The walls, in our case, are the hidden, mysterious community standards that still protected my brother and me in the 80's. Of course, even back then, the cultural elite had been hammering at said walls for many decades -- but evidently, a small town in Connecticut was still empowered to spackle the damage. Today? Well, a community - or a parent - can try to set off a safe space for their kids, but the media, the publishing establishment, and many librarians are utterly opposed to such endeavors and will level scurrilous charges of bigotry or stupidity at anyone who complains. The goal here is not "tolerance". On the contrary, our elite want nothing less than to impose their standards and worldview on everyone else. It's not "liberalism"; it's totalitarian social engineering.

This insanity needs to stop! Our kids can't afford it. And in my view, the solution is to pursue socially conservative goals through libertarian means. In other words, why don't we try leaving parents and communities alone to do whatever they feel is appropriate? I'm a firm believer in letting San Francisco be San Francisco so long as little towns in the Bible Belt are allowed to be little towns in the Bible Belt. No one is saying you shouldn't be allowed to publish your paean to incest. Just, for the love of God, could you please slap a warning of some sort on that sucker so that parents can make informed decisions? And could you also respect each parent's choice regarding your "masterpiece" no matter what that choice might be? You are not entitled to either an audience or universal public approval.

And by the way, to all concerned parents: If you can't keep your kids out of the schools (something I plan to do once I have kids because I'm a proud control freak bitch), keep an eagle eye on your school board. Hell, if you're feeling brave enough, you should run for the school board. Communities are losing their power in large part because civic engagement on the local level is in serious decline. (Do people get excited over school board elections? Not in my observation -- and that needs to change.) Our first step in wresting control from the hands of the cultural suicide squad is to take back our villages and towns.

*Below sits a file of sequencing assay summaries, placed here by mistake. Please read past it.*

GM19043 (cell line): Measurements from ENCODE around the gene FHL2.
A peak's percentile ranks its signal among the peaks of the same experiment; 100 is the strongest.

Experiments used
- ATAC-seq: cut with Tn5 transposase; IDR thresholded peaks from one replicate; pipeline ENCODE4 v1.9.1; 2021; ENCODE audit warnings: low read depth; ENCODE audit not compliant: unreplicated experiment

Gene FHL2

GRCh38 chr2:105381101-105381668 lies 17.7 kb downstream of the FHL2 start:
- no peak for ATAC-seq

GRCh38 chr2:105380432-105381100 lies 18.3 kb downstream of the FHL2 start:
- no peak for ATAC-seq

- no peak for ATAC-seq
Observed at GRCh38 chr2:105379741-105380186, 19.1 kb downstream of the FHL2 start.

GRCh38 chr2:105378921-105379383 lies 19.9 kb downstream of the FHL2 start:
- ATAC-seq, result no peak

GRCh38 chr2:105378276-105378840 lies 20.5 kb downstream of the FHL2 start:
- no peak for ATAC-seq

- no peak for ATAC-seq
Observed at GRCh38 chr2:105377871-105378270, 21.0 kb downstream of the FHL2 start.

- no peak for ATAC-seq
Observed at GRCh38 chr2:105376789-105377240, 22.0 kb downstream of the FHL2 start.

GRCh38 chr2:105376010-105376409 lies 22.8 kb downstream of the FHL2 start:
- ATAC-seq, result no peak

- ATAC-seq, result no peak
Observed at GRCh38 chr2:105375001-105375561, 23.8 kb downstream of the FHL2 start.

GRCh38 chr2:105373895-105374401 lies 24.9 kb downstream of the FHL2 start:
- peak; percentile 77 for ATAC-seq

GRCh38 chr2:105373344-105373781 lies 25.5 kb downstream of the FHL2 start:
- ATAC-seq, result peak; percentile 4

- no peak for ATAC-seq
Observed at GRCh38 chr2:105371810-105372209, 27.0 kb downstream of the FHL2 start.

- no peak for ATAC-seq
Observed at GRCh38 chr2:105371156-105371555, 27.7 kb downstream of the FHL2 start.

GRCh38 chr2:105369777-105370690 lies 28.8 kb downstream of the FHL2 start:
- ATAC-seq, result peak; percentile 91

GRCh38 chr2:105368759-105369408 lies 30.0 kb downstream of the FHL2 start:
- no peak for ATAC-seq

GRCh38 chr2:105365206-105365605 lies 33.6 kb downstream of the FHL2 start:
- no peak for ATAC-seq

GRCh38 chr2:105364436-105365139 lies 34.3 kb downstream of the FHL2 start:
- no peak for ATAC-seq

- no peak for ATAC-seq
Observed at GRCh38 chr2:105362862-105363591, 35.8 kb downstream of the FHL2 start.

To all Human Wavers who may have surfed in: Next week, I'm going to start reviewing your work! On the schedule so far:
  1. Sarah Hoyt's Darkship-verse, Oct. 25.
  2. Cedar Sanderson's Vulcan's Kittens, Nov. 1.
  3. Brad Torgersen's Lights in the Deep, Nov. 8.*
  4. Karina Fabian's DragonEye stories, Nov. 15.
  5. Steve Poling's Finding Time anthology, Nov. 22.
  6. Thanksgiving Break, Nov. 29.
  7. Marjorie F. Baldwin's When Minds Collide, Dec. 6. 
If you want to be added to this list, please leave a comment!

*Brad's not in the Human Wave Facebook group as far as I know, but I believe his work absolutely qualifies as Human Wave. Would you agree?


  1. Thanks for taking the time to expand on what I wrote, Stephanie! I too was one of those kids who read early, often, and copiously. I know I read things that were beyond my comprehension the first time I read them (Jane Eyre comes to mind from a recent conversation) and I know my kids are likely reading - no, I know they are reading books I'd rather they didn'tt. Eldest daughter read Twilight, after all, a book that just made me go "ew" but I didn't tell her she couldn't read it. I don't forbid them to read anything, and have no problem with them venturing into the adult section of the library if I am keeping a half an eye on what they are reading. What I am objecting to is the gratuituously sex-filled and victim-praising books that seem to abound in YA fiction these days. And yes, the simile of Chesterton's is apt…

    And yes, Brad Torgerson is defintely Human Wave! Thanks for including my book in your review list as well.

    1. I've decided that when I have kids, my approach is going to be "free range but vigilant" -- let them pick up whatever appeals to them, but also make damned sure our lines of communication are always open so I can TALK to them about what they're reading and teach them WORLDVIEW AWARENESS. Because it's not so much that I worry about them reading sex scenes. I worry more about what those sex scenes SAY about the proper time and place for the conjugal act.

      As far as the gratuitous sex and victim glorification in YA goes - and I hope I made this perfectly clear in the OP - I think it's entirely valid to question its value. If there are adolescent victims out there - and I'm sure there are - they should be under the care of LICENSED PROFESSIONALS, not hack authors with an ax to grind.

  2. I would certainly care to review your book! Is it available in Kindle format?